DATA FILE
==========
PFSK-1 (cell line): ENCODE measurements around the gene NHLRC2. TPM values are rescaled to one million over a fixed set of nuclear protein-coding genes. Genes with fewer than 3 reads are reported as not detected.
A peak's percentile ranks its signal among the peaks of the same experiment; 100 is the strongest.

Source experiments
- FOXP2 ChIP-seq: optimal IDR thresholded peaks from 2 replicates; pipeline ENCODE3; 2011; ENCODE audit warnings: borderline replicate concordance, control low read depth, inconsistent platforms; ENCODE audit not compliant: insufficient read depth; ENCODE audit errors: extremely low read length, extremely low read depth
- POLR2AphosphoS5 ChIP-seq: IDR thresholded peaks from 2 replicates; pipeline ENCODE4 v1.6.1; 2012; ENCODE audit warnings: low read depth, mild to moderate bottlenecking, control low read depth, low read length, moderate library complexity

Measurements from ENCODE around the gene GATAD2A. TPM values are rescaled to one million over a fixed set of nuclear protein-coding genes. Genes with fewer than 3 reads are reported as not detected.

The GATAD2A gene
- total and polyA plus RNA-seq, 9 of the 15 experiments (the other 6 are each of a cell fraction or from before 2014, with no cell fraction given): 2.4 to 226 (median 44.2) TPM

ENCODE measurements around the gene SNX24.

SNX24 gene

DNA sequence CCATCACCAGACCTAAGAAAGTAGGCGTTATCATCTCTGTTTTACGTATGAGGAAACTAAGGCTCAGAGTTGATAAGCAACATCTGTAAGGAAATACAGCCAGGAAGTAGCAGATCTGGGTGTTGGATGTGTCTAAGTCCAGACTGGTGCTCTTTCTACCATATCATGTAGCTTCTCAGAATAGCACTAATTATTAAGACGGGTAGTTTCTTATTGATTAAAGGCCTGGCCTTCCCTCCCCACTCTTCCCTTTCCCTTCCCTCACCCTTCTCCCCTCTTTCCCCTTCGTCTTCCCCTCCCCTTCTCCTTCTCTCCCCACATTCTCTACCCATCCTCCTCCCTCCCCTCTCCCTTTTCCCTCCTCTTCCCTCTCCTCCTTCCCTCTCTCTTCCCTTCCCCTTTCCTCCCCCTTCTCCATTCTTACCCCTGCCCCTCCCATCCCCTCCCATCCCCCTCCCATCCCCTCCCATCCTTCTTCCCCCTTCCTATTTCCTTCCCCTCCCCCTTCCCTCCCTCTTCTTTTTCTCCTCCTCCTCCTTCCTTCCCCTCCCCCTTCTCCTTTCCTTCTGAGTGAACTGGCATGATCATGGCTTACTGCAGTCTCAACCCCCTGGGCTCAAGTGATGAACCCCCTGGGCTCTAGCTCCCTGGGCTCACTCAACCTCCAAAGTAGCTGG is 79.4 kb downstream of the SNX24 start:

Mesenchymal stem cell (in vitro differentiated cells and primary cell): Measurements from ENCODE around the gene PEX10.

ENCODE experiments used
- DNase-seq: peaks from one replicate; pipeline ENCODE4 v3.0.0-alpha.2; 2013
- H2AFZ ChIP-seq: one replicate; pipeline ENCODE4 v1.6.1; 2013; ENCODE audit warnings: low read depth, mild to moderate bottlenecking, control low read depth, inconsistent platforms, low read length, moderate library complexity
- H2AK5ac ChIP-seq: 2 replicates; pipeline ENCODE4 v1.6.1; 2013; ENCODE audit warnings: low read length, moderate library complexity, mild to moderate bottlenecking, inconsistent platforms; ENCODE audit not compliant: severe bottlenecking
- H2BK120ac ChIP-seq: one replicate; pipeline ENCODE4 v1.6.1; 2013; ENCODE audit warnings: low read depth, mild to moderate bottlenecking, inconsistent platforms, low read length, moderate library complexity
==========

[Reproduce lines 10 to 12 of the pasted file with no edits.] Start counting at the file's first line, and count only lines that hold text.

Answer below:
SNX24 gene

DNA sequence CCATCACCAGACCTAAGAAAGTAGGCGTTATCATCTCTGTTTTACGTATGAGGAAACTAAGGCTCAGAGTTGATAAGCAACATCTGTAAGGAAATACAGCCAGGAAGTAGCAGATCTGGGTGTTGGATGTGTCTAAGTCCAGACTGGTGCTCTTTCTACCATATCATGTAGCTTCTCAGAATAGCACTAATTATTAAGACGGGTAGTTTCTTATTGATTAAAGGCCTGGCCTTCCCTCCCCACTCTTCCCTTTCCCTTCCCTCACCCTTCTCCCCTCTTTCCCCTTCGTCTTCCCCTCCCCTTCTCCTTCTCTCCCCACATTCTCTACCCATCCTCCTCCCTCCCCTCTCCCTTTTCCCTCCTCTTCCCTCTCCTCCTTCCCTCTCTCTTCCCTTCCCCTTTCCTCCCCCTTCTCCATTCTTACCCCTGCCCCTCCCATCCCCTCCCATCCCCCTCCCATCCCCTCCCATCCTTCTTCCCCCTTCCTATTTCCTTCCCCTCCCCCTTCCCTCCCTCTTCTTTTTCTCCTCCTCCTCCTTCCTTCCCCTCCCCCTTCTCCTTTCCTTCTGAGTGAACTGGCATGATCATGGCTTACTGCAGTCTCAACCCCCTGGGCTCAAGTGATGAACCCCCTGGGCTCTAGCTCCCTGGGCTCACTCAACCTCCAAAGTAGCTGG is 79.4 kb downstream of the SNX24 start:

Mesenchymal stem cell (in vitro differentiated cells and primary cell): Measurements from ENCODE around the gene PEX10.